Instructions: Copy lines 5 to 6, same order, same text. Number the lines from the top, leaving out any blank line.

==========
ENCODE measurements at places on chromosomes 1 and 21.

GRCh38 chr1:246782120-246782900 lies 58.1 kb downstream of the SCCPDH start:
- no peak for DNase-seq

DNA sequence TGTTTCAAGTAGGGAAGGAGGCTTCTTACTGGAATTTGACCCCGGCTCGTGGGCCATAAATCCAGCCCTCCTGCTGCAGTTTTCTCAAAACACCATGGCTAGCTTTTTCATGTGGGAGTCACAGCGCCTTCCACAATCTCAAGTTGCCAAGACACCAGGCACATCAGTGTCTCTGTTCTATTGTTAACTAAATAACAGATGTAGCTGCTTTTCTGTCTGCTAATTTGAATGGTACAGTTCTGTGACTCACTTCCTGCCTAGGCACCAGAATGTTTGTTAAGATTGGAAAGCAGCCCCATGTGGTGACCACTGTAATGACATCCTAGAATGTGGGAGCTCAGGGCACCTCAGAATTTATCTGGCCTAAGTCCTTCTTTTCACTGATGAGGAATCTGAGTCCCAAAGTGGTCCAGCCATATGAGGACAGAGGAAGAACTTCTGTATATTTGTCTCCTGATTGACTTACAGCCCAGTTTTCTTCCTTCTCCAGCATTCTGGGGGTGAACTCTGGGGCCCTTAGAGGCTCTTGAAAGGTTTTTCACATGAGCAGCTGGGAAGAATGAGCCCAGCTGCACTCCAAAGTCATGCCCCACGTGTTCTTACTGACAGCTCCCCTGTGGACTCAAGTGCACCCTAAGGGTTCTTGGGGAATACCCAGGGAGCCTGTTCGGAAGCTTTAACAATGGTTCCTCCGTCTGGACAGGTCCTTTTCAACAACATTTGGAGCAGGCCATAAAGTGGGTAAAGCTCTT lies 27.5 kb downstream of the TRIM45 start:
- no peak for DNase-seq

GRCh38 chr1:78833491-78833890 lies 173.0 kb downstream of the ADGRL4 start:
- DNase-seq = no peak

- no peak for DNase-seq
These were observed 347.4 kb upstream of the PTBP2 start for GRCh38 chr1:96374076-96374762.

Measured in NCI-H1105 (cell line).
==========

- no peak for DNase-seq

GRCh38 chr1:78833491-78833890 lies 173.0 kb downstream of the ADGRL4 start: